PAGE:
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Better dead than REDD

Posted by Richard Sunday, July 04, 2010


In The Observer today, there is a confused and incomplete story about how the REDD scheme is being undermined by corruption. Some countries, we are told, intend to abuse system "by pocketing billions in subsidies while continuing to fell trees."

How far this is different, in terms of corruption, from pocketing subsidies for "protecting" trees that are not under threat from logging, is not specified, but that is the other side of the scam. And it is this scam in which, as we recently pointed out, the WWF is closely implicated. For a shorter summary, see here.

But what does emerge from The Observer piece is an indication of the role of the World Bank in all this. This comes via Simon Counsell, director of Rainforest Foundation, who is cited as saying: "Redd has been touted as the quickest and cheapest way of preventing climate change, but what we are seeing are expensive and ill-conceived plans that fail to address the underlying causes of deforestation, and might make things worse."

Counsell goes on to say that: "Redd needs to be taken out of the hands of the World Bank, and a new global institution [must be] established to rigorously oversee payments to tropical countries on the basis of the actual amount of logging or deforestation that is averted."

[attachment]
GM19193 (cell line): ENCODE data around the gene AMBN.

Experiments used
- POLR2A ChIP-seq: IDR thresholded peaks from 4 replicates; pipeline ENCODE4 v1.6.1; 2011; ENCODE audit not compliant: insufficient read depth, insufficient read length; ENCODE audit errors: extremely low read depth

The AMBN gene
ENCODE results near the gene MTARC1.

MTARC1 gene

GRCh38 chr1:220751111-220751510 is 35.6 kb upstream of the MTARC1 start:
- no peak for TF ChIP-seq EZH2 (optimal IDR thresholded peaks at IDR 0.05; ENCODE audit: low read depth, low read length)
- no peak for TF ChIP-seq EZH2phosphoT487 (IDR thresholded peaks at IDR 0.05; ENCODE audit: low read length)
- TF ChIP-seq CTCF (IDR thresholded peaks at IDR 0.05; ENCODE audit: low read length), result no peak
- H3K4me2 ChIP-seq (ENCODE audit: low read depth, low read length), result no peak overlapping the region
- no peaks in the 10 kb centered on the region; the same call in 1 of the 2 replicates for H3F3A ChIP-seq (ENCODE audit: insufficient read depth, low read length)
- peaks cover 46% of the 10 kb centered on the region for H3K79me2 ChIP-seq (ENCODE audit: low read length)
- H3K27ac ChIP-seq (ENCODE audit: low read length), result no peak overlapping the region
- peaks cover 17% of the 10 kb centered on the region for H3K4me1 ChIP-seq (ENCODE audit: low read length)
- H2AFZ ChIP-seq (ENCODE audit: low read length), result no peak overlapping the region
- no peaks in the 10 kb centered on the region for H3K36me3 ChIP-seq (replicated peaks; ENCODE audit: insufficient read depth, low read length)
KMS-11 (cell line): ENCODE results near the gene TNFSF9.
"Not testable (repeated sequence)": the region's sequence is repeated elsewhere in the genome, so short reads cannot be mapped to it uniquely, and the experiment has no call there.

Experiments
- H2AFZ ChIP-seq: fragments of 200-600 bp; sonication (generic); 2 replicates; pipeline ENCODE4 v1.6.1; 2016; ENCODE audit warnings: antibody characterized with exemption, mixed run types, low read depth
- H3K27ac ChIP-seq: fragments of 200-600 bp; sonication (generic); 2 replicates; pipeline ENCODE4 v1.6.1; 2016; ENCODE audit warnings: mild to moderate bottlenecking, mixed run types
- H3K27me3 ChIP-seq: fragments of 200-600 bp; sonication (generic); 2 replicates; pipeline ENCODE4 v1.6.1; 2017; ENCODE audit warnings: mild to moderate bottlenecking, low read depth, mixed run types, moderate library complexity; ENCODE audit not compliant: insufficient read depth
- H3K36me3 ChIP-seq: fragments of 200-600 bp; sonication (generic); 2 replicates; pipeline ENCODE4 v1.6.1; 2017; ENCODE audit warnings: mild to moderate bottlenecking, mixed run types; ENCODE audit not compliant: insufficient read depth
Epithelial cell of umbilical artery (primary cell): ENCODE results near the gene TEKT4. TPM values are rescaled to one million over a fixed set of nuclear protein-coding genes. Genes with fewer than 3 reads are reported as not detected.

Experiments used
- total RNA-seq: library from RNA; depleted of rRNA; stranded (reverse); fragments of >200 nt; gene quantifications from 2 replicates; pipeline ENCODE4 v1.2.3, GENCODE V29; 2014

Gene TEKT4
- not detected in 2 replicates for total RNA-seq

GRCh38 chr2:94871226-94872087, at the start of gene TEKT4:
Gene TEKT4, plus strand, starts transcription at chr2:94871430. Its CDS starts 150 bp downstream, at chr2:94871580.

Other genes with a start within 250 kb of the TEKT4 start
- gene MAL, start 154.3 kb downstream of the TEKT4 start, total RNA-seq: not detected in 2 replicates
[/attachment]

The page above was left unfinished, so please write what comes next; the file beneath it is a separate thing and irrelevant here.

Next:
What is not said is that partners with the World Bank, right from the beginning, have been the WWF and the Woods Hole Research Center, with Daniel Nepstad a lead player, at the very heart of the advocacy for the system.

It is utterly bizarre that a man who – on the one hand – argues that, if adopted, "REDD could trigger the largest flow of money into tropical forest conservation that the world has ever seen," and, on the other hand, is a direct beneficiary of that flow of money, is still regarded as a reliable source of objective advice on the state of the Amazon.

This is not to say that Nepstad – or for that matter the WWF and WHRC – are lying or misleading the public and governments (although it is likely that they are), but it is absolutely clear that as "players" and beneficiaries of the system they advocate, they are not impartial.

Furthermore, as The Observer is reporting, since REDD is actually leading to corruption and possibly more logging, one would think that the conservation NGOs, human rights and environment groups would be against the scheme – and largely they are.

Groups, which include Global Witness, Greenpeace International, Fern and Rainforest Foundation, have spoken out, fearing that REDD is being used by governments to victimise and steal the carbon rights of people who live and depend on the forests.

But, in the vanguard of the advocacy for the system is the WWF, which has millions and potentially billions of dollars at stake. For many indigenous peoples, faced with the system – and the malign interference of NGOs such as WWF – their cry might be "better REDD than dead" and it is about time the media (and western governments) woke up to what is going on.

Whatever else, it is about time the media, in particular, stopped taking the WWF at face value and recognised it for what it was – a big, multi-national corporate business with an axe to grind.

Comment: Moonbat thread